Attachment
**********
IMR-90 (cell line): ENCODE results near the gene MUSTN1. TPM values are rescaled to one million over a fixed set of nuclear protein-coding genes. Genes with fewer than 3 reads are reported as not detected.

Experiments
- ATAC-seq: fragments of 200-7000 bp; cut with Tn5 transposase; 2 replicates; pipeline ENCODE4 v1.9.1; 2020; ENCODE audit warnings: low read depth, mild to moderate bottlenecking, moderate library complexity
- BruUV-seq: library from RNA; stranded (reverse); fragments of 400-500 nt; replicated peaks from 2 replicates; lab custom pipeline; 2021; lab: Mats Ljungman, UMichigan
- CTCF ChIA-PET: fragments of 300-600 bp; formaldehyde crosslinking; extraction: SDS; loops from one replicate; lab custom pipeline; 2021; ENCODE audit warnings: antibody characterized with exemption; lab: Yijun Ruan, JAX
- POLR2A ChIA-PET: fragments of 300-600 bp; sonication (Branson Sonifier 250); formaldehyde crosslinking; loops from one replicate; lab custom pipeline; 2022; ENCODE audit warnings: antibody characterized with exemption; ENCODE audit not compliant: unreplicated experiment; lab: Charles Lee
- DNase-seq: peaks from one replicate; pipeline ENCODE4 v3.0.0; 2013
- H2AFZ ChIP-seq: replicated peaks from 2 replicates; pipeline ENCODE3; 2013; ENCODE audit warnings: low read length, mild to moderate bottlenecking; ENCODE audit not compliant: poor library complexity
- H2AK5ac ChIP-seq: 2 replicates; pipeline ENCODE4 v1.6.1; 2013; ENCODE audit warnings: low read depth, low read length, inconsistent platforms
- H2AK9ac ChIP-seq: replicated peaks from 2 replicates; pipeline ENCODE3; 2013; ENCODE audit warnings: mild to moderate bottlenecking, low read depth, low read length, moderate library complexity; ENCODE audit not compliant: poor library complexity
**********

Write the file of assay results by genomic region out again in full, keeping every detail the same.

IMR-90 (cell line): ENCODE results near the gene MUSTN1. TPM values are rescaled to one million over a fixed set of nuclear protein-coding genes. Genes with fewer than 3 reads are reported as not detected.

Experiments
- ATAC-seq: fragments of 200-7000 bp; cut with Tn5 transposase; 2 replicates; pipeline ENCODE4 v1.9.1; 2020; ENCODE audit warnings: low read depth, mild to moderate bottlenecking, moderate library complexity
- BruUV-seq: library from RNA; stranded (reverse); fragments of 400-500 nt; replicated peaks from 2 replicates; lab custom pipeline; 2021; lab: Mats Ljungman, UMichigan
- CTCF ChIA-PET: fragments of 300-600 bp; formaldehyde crosslinking; extraction: SDS; loops from one replicate; lab custom pipeline; 2021; ENCODE audit warnings: antibody characterized with exemption; lab: Yijun Ruan, JAX
- POLR2A ChIA-PET: fragments of 300-600 bp; sonication (Branson Sonifier 250); formaldehyde crosslinking; loops from one replicate; lab custom pipeline; 2022; ENCODE audit warnings: antibody characterized with exemption; ENCODE audit not compliant: unreplicated experiment; lab: Charles Lee
- DNase-seq: peaks from one replicate; pipeline ENCODE4 v3.0.0; 2013
- H2AFZ ChIP-seq: replicated peaks from 2 replicates; pipeline ENCODE3; 2013; ENCODE audit warnings: low read length, mild to moderate bottlenecking; ENCODE audit not compliant: poor library complexity
- H2AK5ac ChIP-seq: 2 replicates; pipeline ENCODE4 v1.6.1; 2013; ENCODE audit warnings: low read depth, low read length, inconsistent platforms
- H2AK9ac ChIP-seq: replicated peaks from 2 replicates; pipeline ENCODE3; 2013; ENCODE audit warnings: mild to moderate bottlenecking, low read depth, low read length, moderate library complexity; ENCODE audit not compliant: poor library complexity